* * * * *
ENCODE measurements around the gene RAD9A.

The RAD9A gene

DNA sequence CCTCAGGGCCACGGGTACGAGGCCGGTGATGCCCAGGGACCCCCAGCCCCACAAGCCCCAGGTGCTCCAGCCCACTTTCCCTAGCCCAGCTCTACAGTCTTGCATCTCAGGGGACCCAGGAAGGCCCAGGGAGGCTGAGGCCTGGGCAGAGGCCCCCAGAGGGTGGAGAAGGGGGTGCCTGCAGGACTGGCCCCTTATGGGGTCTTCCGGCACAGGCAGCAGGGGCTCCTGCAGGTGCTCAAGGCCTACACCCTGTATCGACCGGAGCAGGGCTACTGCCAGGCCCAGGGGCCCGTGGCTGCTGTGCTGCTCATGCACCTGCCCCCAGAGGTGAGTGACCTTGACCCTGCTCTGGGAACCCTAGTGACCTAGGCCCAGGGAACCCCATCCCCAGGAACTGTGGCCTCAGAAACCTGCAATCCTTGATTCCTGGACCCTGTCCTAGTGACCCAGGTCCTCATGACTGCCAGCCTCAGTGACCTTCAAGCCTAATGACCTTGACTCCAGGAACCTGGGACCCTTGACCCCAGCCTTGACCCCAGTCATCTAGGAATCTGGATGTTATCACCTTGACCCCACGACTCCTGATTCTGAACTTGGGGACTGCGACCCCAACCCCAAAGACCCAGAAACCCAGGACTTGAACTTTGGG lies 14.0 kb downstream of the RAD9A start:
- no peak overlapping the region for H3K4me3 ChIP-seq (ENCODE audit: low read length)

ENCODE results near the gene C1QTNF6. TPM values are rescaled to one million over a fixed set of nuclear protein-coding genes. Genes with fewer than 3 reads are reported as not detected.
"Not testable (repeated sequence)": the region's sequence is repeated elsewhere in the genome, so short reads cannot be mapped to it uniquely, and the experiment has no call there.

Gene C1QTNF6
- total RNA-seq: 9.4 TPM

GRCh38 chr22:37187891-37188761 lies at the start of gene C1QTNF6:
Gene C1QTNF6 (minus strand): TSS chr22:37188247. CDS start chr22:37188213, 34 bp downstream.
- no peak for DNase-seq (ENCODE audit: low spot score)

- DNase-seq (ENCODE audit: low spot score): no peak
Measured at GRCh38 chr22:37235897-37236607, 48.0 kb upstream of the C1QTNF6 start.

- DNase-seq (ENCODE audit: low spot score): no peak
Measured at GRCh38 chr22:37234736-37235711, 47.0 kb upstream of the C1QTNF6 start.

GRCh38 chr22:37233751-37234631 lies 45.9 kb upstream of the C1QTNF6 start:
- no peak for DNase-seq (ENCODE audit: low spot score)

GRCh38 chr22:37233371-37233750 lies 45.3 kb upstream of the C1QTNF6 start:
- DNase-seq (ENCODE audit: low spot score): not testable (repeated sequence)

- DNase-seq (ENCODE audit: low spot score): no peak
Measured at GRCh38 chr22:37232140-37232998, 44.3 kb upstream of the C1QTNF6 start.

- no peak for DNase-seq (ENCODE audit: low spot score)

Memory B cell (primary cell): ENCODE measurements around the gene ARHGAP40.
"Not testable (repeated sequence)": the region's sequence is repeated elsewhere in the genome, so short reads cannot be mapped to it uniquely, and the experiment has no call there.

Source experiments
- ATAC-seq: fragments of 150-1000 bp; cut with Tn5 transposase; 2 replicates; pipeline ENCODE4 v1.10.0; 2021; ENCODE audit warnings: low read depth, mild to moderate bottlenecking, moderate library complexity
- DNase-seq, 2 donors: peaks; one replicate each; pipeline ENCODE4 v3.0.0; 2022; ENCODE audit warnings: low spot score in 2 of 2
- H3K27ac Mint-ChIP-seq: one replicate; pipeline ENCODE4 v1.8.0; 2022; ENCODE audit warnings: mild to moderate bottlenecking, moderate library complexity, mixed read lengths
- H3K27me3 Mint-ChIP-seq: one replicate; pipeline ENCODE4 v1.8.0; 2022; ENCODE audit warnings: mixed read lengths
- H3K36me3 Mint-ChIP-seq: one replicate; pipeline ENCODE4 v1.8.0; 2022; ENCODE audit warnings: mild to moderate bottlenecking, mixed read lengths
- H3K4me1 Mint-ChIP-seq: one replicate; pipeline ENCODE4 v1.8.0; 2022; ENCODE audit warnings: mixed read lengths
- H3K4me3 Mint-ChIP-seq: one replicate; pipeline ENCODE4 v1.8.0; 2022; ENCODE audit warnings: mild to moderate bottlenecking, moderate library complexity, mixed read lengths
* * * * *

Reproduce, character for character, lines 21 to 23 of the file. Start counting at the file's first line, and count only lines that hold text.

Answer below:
Measured at GRCh38 chr22:37232140-37232998, 44.3 kb upstream of the C1QTNF6 start.

- no peak for DNase-seq (ENCODE audit: low spot score)

Memory B cell (primary cell): ENCODE measurements around the gene ARHGAP40.